I love the way this book is written so easily, and flows so gently, while attacking the painful hurt of discrimination. Dorothy Sterling’s writing just draws me in – even after all these years – into Mary Jane’s life and world, and eventually I feel like I am Mary Jane, feeling all her challenges and emotions through the difficult beginning of high school, and the difficult time of forging new friendships in a world that could be peaceful, but instead is alive with racism. This book is definitely written for a grade five student back in the ‘60’s. Some of the phrases are outdated today, but the sentiments are still real. The lessons and teachings of this book contributed to the lessons and teachings I received at home from my parents. Be kind to everyone. Treat everyone the same. Treat everyone as you would like to be treated. And 45 – 50 years later the world still needs to know about Mary Jane.

It was only recently that I found out that Dorothy Sterling continued her career as a writer, completing approximately 35 books for adults, including some of the first non-fiction works about black history. The attached article was written when Dorothy Sterling died in 2008, at the age of 95. Interesting reading. I think a trip to the library is in order!

<a href=”http://www.nytimes.com/2008/12/05/arts/05sterling.html” target=”_blank”></a>

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It Definitely Had to Happen!! Book Review!!

It Had to Happen” – written by Cynthia A. Patterson

One of our biggest hurdles in life is letting go of our past. As humans we seem to want to linger in the past, especially dwelling on our times of illness, suffering, and loss. The question that repeats itself is: “Why?”, “Why did this happen?”, “Why now?”, and “Why me?”

In the book “It Had to Happen”, Cynthia Patterson assists us in moving past the “Why’s”, and moving forward with the understanding that our past is necessary for our future; even the rough past, maybe especially the rough past. In less than 100 pages Cynthia Patterson brings the reader to not only acknowledge the past, (the good and the rough), but to move forward from that past to the present life. A pathway that is unique to each reader.

Even when some of the author’s life examples, life wounds, did not directly apply to me, Patterson’s skilled prose led me to an alternative place – that was uniquely mine. I would suggest that it will be the same for any reader poised to move forward on their life’s spiritual journey.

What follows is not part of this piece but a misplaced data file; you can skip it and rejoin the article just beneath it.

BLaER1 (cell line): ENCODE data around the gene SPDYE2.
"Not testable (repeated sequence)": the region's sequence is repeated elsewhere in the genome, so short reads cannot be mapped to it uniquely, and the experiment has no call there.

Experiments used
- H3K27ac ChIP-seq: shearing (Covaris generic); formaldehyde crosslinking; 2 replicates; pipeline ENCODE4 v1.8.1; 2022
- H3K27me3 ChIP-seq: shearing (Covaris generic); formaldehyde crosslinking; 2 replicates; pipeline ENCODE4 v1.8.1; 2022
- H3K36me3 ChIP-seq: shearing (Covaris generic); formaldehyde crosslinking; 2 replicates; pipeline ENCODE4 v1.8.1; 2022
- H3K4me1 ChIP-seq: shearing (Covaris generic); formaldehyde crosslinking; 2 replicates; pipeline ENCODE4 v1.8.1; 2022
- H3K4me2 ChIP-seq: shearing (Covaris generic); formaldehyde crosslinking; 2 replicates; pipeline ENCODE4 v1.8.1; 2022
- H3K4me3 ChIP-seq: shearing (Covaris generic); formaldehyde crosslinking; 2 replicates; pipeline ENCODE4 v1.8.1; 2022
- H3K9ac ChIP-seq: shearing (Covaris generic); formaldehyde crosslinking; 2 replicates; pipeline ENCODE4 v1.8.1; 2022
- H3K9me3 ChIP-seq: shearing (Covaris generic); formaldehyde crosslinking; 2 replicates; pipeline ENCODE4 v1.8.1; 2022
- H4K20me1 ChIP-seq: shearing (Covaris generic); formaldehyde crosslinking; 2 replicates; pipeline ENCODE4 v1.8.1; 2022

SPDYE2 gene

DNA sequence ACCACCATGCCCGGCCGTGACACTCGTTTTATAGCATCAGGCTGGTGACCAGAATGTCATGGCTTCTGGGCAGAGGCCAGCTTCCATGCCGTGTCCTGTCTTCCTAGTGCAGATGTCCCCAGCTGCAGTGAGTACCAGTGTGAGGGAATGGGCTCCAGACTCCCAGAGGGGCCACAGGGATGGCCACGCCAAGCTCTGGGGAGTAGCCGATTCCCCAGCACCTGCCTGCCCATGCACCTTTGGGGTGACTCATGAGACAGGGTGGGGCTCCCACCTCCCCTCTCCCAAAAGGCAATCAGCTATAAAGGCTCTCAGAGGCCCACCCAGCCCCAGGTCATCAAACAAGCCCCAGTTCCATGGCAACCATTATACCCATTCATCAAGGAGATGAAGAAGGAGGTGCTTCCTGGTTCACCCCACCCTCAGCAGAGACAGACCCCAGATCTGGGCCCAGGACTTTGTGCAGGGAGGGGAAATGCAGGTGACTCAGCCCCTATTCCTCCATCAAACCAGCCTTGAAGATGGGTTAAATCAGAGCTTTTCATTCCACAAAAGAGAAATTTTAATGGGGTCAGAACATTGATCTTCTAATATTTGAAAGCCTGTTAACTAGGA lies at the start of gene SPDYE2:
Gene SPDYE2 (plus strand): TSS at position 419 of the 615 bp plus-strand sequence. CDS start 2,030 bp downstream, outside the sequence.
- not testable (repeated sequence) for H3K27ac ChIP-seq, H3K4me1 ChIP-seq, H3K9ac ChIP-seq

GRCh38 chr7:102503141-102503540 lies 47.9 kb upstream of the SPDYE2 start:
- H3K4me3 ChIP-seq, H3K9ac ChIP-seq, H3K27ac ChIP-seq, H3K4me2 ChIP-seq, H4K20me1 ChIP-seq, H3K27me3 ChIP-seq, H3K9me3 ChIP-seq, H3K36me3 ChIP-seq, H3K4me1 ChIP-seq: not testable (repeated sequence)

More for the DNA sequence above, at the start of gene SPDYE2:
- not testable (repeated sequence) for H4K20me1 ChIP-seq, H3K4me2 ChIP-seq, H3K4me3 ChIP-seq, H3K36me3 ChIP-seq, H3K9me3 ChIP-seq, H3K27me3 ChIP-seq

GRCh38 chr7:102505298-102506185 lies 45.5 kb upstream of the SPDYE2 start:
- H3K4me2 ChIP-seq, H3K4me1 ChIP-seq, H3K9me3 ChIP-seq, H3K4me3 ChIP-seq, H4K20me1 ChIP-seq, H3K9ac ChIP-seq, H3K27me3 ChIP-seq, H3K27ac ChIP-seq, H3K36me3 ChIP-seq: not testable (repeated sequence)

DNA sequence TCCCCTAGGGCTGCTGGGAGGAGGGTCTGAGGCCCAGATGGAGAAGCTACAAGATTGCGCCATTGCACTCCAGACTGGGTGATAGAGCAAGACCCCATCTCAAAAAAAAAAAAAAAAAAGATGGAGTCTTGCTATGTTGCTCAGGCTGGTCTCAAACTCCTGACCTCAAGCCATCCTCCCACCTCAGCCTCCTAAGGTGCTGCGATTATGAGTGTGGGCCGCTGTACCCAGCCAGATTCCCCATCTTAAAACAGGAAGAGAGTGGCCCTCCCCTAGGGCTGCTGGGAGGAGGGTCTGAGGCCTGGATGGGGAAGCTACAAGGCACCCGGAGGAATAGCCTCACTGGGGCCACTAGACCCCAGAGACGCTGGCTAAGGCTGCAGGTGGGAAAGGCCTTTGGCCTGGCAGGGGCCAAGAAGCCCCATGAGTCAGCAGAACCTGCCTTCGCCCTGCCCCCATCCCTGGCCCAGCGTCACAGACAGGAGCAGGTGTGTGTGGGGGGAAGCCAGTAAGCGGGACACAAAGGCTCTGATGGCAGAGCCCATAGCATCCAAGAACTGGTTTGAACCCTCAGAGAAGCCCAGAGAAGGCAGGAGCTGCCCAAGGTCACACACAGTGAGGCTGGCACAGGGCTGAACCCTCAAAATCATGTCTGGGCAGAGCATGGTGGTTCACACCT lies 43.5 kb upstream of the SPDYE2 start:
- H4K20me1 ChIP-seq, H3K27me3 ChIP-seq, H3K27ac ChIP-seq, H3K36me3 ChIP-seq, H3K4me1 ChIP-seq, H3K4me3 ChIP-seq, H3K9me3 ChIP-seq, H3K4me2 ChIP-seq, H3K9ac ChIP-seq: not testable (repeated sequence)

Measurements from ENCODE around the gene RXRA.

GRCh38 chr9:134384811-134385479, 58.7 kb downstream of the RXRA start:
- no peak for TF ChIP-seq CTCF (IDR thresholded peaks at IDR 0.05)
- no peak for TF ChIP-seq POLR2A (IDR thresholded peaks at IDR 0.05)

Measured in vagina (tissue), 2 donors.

When I read a book, such as this book, which has questions at the end of each chapter, I sometimes bypass those questions – and therefore the subsequent internal work those questions imply!! Sometimes.

However, you know the phrase: “She had me at `Hello'”? Well, Cynthia had me at the very first question at the end of Chapter 1. The Journal Reflections, which repeat themselves at the end of every chapter, fit together with the questions in unique and compelling ways. Cynthia calls her questions: “Discovery Questions” and they are just that.

“It Had to Happen – Understanding that Everything You Go Through in Life is for God’s Purpose” is fully realized step by step, leading the reader to the revelation that everything truly did have to happen – for you to journey your own unique path during this life.

For her biblical connection, the author chose a passage from The Gospel of Mark, Chapter 9 – the woman with the issue of blood. Now, do not be put off by this scripture passage, it is simply referring to a woman with some sort of health issue. Basically referring to each of us, with our everyday health and spiritual challenges, whatever they may be.

Whether you are new to a quest of self discovery and personal faith, or seeking to deepen your connection with God and self, “It Had to Happen” is an enlightening place with which to move forward. It is a book that invites the reader back time and time again, with each reading bringing you closer and closer to your inner self and ultimately to God.

“It Had to Happen” is a definite `keeper’ on my personal bookshelf!

Cynthia Patterson introduced her book by stating that we would embark on a journey – that we would visit our past – and that we would see the direction of our future. And for me, it happened! “It Had to Happen”!

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The Joy of the Written Word

The Joy of the Written Word – My Blog!

It was surprisingly difficult to decide on a Blog title, partially because what I desire to write is still floating around in my head somewhere! I want to incorporate books. I want to incorporate reading. I want to incorporate writing. Because those are my joys.

Various ideas came to mind, and I tried them out as titles. But as “they” say, when it is right, it will make itself known.

So, that’s my first post. I must now go and check out the finer points of my blog settings – and that will probably take awhile…….!!! (Where do I change this to Arial Font 12??!!)

Choose Joy!

Patricia